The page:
[49ERS INSIDER PODCAST: Listen to the latest episode]

The Eagles currently are projected to have over $262 million in cap liabilities for next season. Last month, the NFL and the NFL Players Association agreed that the 2021 salary cap wouldn't drop any lower than $175 million due to the financial impact of the coronavirus pandemic. But regardless of whether the 2021 cap decreases or remains flat at $198 million, Philadelphia is going to have to cut costs to a significant degree.

Though Ertz carries a $12.4 million cap hit in 2021 in the final season of his current contract, he already seemed to be one of the most likely candidates to be cut by the Eagles, as doing so would create an additional $4.7 million in cap space. Not to mention, they already have a younger, cheaper and arguably better tight end in Dallas Goedert who makes Ertz somewhat redundant.

Assuming the Eagles actually do sign Ertz to an extension, though, that would in all likelihood increase their 2021 cap liabilities and remove their ability to create immediate cap space by cutting him. They're already going to have to part ways with some of the best players on their roster, and signing Ertz to the kind of deal he is looking for would further deplete their depth.

[RELATED: Kittle's record 49ers contract still a huge steal]

Now, the Eagles definitely could lower their 2021 cap liabilities with some creative maneuvering. Look no further than the Chiefs, who managed to sign Mahomes, Kelce and star defensive tackle Chris Jones to humongous contract extensions this offseason despite having exactly $171 in total cap space on March 30. That said, Kansas City was nowhere close to the kind of 2021 cap trouble that Philadelphia already finds itself in, and no matter how creative the Eagles get, it's not going to change the reality of the situation.

That reality would appear to be quite dark whether or not they keep Ertz around.

Tom Brady told Joe Montana Patriots didn't value input enough to stay

Tom Brady told Joe Montana Patriots didn't value input enough to stay

Perhaps nobody can relate to Tom Brady better than Joe Montana.

That might be as weird for Brady to read as it was seeing Montana play for Kansas City, considering Brady, a San Mateo native, grew up idolizing the Hall of Fame quarterback and rooting for the 49ers. But Brady has supplanted Dan Marino as sports radio callers' alternative to Montana in age-old "Which QB is better?" debates, and arguably has surpassed Montana as the greatest quarterback ever.

Brady, like Montana, will begin the twilight of his career in a uniform other than the one most associated with his journey to greatness. He signed with the Tampa Bay Buccaneers in free agency after spending two decades with the New England Patriots, and Brady told Montana he didn't think his input was valued enough by the Patriots.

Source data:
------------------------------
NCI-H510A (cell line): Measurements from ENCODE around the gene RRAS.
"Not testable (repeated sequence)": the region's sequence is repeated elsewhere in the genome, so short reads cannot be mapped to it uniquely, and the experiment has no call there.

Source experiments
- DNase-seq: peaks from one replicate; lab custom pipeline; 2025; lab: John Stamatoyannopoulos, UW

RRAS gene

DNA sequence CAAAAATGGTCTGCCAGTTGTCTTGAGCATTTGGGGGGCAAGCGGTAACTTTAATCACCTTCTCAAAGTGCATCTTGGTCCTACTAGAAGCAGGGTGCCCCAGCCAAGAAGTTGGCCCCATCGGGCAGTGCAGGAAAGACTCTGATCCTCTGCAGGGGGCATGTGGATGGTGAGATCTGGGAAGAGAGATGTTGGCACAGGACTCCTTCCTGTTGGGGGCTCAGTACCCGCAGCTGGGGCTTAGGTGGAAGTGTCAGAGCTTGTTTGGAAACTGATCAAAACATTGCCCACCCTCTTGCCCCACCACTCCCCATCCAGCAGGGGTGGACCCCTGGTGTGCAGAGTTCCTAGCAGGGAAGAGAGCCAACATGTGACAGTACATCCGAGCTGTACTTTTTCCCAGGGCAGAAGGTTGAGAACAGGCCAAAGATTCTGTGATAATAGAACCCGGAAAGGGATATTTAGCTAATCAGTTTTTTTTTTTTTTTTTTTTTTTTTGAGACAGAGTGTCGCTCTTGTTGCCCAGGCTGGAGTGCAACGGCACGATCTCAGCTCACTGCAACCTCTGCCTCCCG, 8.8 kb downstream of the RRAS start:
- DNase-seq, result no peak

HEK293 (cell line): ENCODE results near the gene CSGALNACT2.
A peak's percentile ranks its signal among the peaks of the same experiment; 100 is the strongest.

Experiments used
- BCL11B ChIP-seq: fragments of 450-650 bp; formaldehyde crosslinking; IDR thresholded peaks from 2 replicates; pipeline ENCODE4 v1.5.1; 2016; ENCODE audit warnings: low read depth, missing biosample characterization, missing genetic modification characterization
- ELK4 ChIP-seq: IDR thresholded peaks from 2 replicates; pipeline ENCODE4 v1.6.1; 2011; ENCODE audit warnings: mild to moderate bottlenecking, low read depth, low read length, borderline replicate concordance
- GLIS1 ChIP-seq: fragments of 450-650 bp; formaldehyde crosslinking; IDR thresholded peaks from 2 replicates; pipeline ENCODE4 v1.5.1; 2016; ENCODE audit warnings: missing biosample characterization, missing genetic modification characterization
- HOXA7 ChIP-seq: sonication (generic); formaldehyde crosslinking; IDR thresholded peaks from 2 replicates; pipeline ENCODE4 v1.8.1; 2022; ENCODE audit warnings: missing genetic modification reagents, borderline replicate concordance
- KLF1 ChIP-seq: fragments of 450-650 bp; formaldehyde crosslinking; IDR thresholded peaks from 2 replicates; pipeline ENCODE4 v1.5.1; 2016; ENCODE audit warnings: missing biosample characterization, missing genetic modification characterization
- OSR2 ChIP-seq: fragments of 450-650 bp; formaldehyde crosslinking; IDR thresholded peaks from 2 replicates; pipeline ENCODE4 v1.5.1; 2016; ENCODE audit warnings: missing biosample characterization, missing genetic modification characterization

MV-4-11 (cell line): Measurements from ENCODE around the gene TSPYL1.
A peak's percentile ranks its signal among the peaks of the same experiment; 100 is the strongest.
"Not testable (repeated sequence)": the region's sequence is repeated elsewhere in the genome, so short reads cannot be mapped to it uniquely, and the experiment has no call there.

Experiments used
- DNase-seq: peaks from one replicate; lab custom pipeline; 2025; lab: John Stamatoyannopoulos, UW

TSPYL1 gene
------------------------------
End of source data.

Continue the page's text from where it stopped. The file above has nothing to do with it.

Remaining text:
"I think that was one of his beefs up there," Montana recalled to USA Today Sports' Mackenzie Salmon in an interview published Wednesday. "He told me, 'They ask my advice, I tell them and then they don't take it.' So, I think he would like a little bit of input and I think they'll probably let him have that, especially with the success he's had."

[49ERS INSIDER PODCAST: Listen to the latest episode]

Montana's two-season tenure with Kansas City is a blip on the NFL's historical record, but he wasn't a bust. Before Patrick Mahomes led the team to back-to-back AFC Championship Game appearances during the 2018 and '19 seasons (as well as a win in Super Bowl LIV), Montana was the only QB to lead Kansas City to an AFC Championship Game appearance since the first moon landing. Were it not for a concussion in the '93 conference championship, Montana might've helped Kansas City end its Super Bowl drought a quarter-century before Mahomes did. 

The Buccaneers would almost certainly take that, considering the franchise's anonymity since winning Super Bowl XXXVII. Montana thinks trading Foxboro's frigid winters for Tampa will do wonders for Brady's psyche.

"I think he's gonna have fun," Montana said. "He'll be in a better place for him mentally, he'll be happier and if you look at what they did offensively last year, they threw up some crazy numbers. So you add Tom into the mix and the big knucklehead tight end (Rob Gronkowski), and they'll be fun to watch."

[RELATED: Why Kittle's record 49ers contract still is a huge steal]

Brady, 45, is signed for as many years with Tampa Bay as Montana played with Kansas City. He already has two more Super Bowl rings (six) than his idol, and Brady will aim to top Montana once again by doing what he couldn't and winning a title with a second franchise.

If that happens, Brady and Montana might not end up with much left to relate to after all.